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covid costs Retail opening hours to be hit as shops scramble to replace workers who 'moved on'

Dundrum Town Centre needs close to 1,000 workers as business owners struggle to fill jobs

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Barber Sam Donnelly pictured at his shop on Dame Lane in Dublin which has been closed since Christmas Eve. Photo: Gerry Mooney

Barber Sam Donnelly pictured at his shop on Dame Lane in Dublin which has been closed since Christmas Eve. Photo: Gerry Mooney

Barber Sam Donnelly pictured at his shop on Dame Lane in Dublin which has been closed since Christmas Eve. Photo: Gerry Mooney

OPENING hours will be hit as retailers scramble for staff ahead of Monday's reopening.

Despite almost 400,000 people on the Pandemic Unemployment Payment (PUP), many employers have found it difficult to hire staff since the announcement that the lockdown will lift.

The country's largest shopping centre in Dundrum has between 500 and 1,000 vacancies. Centre director at Dundrum Town Centre, Don Nugent, said some stores will not be able to stay open until 9pm for a few weeks, until they are fully staffed.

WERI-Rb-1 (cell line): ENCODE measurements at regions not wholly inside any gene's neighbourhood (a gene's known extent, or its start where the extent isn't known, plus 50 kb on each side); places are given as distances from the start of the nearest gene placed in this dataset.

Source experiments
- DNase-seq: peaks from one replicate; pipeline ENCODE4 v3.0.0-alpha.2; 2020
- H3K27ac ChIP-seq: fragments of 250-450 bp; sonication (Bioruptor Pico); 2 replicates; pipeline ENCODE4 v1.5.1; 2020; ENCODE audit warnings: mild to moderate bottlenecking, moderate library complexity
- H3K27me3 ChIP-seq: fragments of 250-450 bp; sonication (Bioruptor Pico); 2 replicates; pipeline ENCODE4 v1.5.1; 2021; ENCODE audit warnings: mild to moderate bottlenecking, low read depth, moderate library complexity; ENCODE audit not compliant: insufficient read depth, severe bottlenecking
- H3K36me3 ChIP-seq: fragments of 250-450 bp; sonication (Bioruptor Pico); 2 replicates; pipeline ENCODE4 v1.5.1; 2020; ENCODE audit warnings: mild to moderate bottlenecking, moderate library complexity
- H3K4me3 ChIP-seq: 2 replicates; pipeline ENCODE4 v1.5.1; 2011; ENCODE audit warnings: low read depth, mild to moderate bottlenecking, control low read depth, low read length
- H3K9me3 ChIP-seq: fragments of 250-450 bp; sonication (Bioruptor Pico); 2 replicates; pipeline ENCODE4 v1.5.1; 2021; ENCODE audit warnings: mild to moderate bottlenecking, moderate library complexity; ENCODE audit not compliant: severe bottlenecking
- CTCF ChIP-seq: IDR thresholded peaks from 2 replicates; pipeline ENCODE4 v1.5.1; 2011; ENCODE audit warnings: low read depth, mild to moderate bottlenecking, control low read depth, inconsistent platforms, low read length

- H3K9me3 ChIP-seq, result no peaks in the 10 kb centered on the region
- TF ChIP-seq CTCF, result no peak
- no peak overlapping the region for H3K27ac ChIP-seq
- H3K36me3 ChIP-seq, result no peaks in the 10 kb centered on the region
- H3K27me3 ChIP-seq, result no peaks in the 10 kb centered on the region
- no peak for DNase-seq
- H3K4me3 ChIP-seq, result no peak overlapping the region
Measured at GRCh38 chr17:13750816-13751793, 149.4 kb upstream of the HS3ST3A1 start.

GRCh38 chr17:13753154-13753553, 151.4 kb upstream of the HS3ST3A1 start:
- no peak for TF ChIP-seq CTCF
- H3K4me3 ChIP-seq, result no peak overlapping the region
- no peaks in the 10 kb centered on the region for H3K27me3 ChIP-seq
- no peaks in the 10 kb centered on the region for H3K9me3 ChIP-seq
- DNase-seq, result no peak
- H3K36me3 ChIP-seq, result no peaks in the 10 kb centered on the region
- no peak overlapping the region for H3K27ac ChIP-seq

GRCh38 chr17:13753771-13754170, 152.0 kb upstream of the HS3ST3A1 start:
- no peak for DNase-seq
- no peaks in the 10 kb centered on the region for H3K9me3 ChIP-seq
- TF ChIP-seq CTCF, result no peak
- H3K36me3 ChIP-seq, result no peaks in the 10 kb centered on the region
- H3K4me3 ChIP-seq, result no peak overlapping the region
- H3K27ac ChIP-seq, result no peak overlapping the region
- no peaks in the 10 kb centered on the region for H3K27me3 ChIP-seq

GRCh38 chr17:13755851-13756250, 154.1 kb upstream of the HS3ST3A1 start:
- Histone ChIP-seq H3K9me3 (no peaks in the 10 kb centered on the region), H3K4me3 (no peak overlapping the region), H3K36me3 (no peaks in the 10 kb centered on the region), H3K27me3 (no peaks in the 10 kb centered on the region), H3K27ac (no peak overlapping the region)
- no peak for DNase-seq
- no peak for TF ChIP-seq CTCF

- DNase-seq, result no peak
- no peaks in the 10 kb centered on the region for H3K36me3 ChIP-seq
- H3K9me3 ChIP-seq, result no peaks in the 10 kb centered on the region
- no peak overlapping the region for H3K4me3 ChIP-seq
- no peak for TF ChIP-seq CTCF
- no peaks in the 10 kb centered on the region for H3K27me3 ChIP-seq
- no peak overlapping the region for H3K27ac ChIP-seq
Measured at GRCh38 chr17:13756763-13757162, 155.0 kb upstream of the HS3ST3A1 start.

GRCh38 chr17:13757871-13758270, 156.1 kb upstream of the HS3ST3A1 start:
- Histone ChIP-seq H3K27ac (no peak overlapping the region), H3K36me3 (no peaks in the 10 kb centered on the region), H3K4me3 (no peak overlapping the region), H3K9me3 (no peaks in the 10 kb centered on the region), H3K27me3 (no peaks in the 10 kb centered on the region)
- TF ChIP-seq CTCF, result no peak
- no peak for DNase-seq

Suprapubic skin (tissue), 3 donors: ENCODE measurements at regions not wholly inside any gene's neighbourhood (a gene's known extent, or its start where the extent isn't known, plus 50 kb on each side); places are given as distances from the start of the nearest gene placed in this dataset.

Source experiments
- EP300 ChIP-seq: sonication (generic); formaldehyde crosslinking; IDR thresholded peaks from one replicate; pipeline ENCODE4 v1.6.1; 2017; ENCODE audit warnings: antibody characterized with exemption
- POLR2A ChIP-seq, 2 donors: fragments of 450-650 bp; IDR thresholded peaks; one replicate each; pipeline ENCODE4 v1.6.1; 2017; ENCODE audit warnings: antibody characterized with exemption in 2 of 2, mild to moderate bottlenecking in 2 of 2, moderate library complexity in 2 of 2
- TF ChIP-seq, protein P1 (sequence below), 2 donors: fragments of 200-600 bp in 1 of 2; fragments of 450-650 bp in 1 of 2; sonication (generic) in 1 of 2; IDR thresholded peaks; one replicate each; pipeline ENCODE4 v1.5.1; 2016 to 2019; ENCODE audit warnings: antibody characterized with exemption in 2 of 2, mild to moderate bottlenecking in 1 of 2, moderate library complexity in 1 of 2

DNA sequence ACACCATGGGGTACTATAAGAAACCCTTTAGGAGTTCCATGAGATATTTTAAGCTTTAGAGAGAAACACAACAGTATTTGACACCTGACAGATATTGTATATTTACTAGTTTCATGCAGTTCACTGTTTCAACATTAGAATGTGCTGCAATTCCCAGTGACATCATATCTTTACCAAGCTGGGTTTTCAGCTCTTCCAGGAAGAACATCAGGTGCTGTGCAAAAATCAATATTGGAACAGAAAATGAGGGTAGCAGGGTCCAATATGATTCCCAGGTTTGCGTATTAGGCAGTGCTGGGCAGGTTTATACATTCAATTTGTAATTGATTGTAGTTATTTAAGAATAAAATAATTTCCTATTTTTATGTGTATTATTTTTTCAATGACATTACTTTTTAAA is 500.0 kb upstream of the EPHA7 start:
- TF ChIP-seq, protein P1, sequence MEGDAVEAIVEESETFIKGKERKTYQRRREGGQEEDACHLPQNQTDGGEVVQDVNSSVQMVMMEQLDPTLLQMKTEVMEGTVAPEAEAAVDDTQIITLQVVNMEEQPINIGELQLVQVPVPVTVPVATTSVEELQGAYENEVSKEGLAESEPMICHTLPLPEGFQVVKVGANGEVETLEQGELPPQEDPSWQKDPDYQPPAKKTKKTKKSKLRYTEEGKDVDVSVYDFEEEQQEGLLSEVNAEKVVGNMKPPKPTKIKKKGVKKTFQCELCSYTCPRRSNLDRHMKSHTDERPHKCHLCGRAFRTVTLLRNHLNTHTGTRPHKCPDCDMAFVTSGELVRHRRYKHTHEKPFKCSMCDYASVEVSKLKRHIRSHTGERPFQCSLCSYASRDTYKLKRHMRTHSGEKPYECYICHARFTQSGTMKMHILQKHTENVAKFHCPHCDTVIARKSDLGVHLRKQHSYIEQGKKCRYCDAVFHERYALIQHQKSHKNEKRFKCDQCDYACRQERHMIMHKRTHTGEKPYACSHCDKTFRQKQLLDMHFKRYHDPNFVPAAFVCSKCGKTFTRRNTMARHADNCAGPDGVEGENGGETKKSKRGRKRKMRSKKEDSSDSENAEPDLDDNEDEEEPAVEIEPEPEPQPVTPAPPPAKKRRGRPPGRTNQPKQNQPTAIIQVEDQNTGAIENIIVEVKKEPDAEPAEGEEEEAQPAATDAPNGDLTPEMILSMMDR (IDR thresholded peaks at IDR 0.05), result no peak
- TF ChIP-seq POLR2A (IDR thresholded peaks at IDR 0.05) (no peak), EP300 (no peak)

The phased reopening of non-essential retail begins this Monday with click and collect, before ramping up to include all remaining shops on May 17.

Hairdressers and barbers are also due to open on Monday.

"The two most challenging issues are recruitment and getting the product in, ready on time to reopen," Mr Nugent said.

"People have been a long time out of their jobs and their workplace, and we anticipated that many would have moved on, changed career or left to go to another company.

"It's also the short time frame. If the tenants had a month, they would be in a much more comfortable position."

He said normally if a new tenant is opening at the shopping centre, which had a workforce of roughly 5,500 pre-Covid, they had three months to recruit. Now, it's just a couple of weeks.

"Our estimation of 500 jobs on offer in Dundrum is probably conservative," he said.

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Keith Kenny, group retail manager of Dubarry of Ireland prepares to reopen its College Green premises. Photo: Steve Humphreys

Keith Kenny, group retail manager of Dubarry of Ireland prepares to reopen its College Green premises. Photo: Steve Humphreys

Keith Kenny, group retail manager of Dubarry of Ireland prepares to reopen its College Green premises. Photo: Steve Humphreys

"If you include full-time and part-time, it could be 800 or 1,000.

"I spoke to two tenants this morning and they're both looking for 30 people.

"It could change dramatically over the coming weeks when we are up and running again and people realise the PUP isn't going to be forever."

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Some employers said staff had moved into more secure sectors, returned to education, or decided to care for children full-time, while some non-nationals had returned home.

Others have claimed some workers do not want to come off the PUP.